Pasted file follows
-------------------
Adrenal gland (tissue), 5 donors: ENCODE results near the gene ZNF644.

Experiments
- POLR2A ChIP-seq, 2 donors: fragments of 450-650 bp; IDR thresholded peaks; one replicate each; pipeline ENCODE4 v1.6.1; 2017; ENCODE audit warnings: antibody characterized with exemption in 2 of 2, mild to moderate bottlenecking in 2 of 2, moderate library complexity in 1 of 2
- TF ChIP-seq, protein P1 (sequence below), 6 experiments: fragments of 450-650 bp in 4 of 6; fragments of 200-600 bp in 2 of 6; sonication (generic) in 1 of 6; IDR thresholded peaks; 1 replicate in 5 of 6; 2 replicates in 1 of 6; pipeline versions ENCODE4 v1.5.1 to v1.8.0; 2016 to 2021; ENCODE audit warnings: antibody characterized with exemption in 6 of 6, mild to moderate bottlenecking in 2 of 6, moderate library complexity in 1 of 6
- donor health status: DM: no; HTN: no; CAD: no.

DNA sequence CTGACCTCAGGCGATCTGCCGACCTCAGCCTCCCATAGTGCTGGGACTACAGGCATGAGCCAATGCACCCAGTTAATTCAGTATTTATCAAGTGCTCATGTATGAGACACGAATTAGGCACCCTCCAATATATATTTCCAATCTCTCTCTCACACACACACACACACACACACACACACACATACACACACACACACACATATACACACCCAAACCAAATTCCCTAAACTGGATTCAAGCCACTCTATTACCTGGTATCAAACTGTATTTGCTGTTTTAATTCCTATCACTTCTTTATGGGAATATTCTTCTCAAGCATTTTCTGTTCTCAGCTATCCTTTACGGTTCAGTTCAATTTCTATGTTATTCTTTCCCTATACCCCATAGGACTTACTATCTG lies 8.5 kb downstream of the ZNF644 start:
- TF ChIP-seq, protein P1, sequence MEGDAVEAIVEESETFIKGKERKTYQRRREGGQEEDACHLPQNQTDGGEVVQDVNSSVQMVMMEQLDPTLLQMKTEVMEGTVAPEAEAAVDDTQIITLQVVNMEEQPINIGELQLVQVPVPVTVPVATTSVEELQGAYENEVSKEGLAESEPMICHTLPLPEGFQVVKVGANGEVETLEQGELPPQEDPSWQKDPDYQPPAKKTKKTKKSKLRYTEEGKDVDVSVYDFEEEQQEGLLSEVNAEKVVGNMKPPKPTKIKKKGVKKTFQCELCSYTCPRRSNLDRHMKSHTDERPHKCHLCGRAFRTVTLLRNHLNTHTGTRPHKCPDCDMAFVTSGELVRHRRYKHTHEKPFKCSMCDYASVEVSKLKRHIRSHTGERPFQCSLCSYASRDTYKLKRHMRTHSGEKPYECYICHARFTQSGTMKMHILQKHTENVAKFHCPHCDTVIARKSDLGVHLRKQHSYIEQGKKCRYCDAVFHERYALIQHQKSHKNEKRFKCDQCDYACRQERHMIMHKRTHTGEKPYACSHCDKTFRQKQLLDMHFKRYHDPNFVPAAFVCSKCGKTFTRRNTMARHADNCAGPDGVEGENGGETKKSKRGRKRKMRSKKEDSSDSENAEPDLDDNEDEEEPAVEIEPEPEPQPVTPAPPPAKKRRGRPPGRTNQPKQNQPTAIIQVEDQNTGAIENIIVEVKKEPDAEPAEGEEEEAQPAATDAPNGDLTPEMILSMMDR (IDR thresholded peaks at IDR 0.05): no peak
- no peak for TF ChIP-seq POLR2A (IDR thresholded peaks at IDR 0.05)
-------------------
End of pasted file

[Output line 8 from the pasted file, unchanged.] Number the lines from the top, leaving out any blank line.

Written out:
- no peak for TF ChIP-seq POLR2A (IDR thresholded peaks at IDR 0.05)